When I start to deflate and piss out all that water I retained (8lbs of it this round!), all day daily migraines begin as my body crashes from the hormones. This is followed by the heaviest period in history. Ten days post retrieval, I went to my local clinic for a polyp check so we can start on the transfers. “Holy crap, your ovaries are huge,” the Dr. remarked. That was 10 days after retrieval, after deflating, and after my period. Yup, IVF for me is weeks of pure hell.

The best thing about this round is our clinic did not give us a blow by blow about how shitty our embryos were doing as our previous clinic did. They told us how many fertilized on day two then gave us a report on how many they froze on day five. We went from 26 eggs retrieved, 25 mature, 23 fertilized, to four to freeze. A bit crushing but better than the other two rounds where we got 1 to transfer and 0 that implanted.

While I wish we had more in the freezer, a part of me is glad that we do not. After watching others go through transfer after transfer, the heartache and the money spent, I’m glad this purgatory is limited to four.


It is hard to wonder as we start the embryo transfers if we picked the right path. A friend of my husband had their adoption finalized today. They started adoption process when we started fertility treatments. It is hard not to second guess our choices especially when our house seems oh so quiet today and a bit too clean. I need to accept that this is our journey and we are on the right path even if it is a bit longer then we’d prefer. The next hurdle is going to be doing a natural transfer while living 4,000 miles from our clinic. This should be interesting yet I’m so glad the clinic is willing to work with us on this. A natural cycle transfer means no progesterone in oil shots. None. Zilch. Kein. I’m polyp free as of this week’s check. Now waiting to hear back on my thyroid values. Then once my period starts in a few weeks, we are on.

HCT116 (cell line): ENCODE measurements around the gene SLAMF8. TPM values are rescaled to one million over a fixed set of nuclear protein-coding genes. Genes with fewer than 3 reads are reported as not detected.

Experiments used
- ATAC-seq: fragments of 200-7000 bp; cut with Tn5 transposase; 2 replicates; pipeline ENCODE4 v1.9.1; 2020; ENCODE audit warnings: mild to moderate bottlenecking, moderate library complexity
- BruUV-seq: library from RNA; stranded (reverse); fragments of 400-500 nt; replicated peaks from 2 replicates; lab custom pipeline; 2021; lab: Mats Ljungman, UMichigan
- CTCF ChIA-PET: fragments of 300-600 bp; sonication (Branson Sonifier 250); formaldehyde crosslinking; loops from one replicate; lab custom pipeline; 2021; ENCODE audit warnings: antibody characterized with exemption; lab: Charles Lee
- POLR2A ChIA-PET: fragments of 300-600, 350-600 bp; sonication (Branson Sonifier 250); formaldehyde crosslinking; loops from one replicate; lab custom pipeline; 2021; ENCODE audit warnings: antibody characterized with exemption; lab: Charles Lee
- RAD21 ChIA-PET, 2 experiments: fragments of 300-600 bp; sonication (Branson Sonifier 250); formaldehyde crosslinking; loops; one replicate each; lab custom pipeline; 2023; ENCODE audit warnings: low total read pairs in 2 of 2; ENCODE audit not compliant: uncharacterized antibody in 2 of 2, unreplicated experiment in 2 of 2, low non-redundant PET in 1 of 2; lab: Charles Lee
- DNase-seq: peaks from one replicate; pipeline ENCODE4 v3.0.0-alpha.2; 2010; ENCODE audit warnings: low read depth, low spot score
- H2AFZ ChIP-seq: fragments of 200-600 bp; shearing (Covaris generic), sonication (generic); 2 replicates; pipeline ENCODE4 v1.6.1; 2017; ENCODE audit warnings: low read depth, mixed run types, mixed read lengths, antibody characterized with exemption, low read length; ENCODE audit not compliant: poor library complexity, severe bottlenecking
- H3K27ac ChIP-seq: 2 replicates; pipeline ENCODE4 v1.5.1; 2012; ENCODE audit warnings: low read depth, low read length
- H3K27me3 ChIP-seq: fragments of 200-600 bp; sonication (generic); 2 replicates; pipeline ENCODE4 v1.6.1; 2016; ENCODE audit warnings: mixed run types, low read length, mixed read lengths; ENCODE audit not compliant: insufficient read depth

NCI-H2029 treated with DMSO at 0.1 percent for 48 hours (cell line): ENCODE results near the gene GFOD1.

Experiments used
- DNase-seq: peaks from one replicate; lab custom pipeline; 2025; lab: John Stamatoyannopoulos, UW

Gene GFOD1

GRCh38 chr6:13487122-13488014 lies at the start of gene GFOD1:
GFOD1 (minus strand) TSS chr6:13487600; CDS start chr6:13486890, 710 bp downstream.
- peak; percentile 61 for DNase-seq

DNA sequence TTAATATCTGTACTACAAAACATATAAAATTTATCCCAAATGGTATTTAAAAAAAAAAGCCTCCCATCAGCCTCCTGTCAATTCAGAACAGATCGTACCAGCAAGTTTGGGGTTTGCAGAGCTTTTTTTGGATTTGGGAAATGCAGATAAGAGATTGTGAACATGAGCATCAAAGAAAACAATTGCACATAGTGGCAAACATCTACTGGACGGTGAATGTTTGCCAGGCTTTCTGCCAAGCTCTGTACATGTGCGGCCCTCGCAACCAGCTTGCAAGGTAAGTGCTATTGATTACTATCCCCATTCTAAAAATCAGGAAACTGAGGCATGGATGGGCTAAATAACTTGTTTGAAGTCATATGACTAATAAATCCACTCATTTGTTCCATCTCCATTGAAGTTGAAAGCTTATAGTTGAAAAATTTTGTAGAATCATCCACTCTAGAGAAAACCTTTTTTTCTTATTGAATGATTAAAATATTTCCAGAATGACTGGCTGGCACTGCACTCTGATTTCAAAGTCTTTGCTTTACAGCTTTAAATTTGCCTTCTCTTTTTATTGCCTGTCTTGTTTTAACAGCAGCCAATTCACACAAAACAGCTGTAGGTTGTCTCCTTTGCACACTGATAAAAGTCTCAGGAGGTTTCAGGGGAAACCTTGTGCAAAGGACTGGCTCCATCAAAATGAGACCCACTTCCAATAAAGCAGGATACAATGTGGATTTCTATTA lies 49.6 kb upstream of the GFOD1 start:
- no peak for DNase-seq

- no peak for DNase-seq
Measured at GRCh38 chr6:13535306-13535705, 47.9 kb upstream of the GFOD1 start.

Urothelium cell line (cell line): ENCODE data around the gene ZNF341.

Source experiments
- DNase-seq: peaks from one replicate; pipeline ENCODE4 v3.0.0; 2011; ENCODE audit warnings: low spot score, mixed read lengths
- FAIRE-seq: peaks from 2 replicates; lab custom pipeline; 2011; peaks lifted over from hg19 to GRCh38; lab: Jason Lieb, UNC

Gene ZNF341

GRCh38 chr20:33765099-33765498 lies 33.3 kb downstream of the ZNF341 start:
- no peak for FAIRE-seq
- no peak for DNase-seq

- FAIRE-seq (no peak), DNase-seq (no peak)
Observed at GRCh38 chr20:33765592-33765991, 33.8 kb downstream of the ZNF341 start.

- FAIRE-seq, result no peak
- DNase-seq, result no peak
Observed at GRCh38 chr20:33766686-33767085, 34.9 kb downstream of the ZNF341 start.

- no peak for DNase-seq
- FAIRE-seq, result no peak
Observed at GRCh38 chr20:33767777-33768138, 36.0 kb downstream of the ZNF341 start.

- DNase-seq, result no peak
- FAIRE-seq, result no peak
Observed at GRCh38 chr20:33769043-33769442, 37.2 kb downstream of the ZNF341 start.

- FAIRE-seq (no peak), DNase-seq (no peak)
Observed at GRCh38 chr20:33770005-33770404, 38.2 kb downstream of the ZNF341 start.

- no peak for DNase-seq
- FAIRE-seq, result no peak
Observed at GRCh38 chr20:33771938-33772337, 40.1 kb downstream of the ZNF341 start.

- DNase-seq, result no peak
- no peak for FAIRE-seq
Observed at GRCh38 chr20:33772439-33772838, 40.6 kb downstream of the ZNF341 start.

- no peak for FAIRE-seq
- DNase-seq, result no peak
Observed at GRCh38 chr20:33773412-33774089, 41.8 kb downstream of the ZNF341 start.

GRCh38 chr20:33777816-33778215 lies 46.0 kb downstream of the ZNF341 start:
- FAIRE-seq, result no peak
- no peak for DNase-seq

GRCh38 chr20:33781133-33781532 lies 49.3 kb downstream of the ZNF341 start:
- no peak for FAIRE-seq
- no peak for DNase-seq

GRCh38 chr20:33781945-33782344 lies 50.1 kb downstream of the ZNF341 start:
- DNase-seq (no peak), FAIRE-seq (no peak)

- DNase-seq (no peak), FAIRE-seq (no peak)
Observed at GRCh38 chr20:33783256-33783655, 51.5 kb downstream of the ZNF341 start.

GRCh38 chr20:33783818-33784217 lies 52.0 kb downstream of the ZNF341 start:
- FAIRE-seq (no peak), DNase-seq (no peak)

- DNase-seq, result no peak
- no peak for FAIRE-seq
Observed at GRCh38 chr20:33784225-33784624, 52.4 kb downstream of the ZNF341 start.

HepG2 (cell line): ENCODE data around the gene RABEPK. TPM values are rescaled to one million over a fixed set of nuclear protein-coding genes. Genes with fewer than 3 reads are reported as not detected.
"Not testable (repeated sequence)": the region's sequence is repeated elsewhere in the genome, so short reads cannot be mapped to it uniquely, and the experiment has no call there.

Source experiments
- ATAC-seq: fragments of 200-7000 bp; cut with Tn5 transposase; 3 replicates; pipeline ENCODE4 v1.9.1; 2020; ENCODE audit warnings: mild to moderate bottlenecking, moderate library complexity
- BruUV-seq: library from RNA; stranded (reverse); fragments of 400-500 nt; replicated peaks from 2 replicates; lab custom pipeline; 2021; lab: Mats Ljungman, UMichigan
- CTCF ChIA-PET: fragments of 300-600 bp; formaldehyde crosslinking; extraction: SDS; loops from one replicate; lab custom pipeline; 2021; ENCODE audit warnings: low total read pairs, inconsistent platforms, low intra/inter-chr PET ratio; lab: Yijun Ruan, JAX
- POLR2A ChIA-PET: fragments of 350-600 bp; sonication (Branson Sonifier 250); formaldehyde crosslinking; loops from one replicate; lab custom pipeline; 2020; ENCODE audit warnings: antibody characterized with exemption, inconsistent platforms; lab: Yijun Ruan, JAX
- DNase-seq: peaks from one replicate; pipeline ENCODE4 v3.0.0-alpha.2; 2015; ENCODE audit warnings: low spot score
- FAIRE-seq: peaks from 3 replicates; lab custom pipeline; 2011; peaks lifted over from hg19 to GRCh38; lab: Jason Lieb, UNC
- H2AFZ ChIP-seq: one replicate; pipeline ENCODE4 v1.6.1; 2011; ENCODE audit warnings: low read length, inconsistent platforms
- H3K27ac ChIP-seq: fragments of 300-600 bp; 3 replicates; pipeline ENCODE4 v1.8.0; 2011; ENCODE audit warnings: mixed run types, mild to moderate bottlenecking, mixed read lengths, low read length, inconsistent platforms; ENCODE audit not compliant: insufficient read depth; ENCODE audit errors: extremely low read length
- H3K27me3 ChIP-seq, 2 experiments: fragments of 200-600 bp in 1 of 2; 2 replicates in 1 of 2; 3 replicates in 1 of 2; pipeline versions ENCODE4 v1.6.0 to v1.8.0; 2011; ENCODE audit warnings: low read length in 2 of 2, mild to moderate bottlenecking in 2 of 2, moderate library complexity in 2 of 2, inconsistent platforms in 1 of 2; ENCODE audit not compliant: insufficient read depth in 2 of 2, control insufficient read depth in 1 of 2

As a side note for a friend that is thinking about heading down the IVF path that reads my blog: While IVF has been no cake walk for me (though I have consumed a lot of cake on this journey), I will say I’m glad we have done these three rounds of IVF. And I’ll still be glad even if this 3rd one fails because I will never wonder if. I will know. Everyone has a different experience with IVF and how their body responds. I don’t want my experience to deter you from trying, if you want to try. It is hard but doable.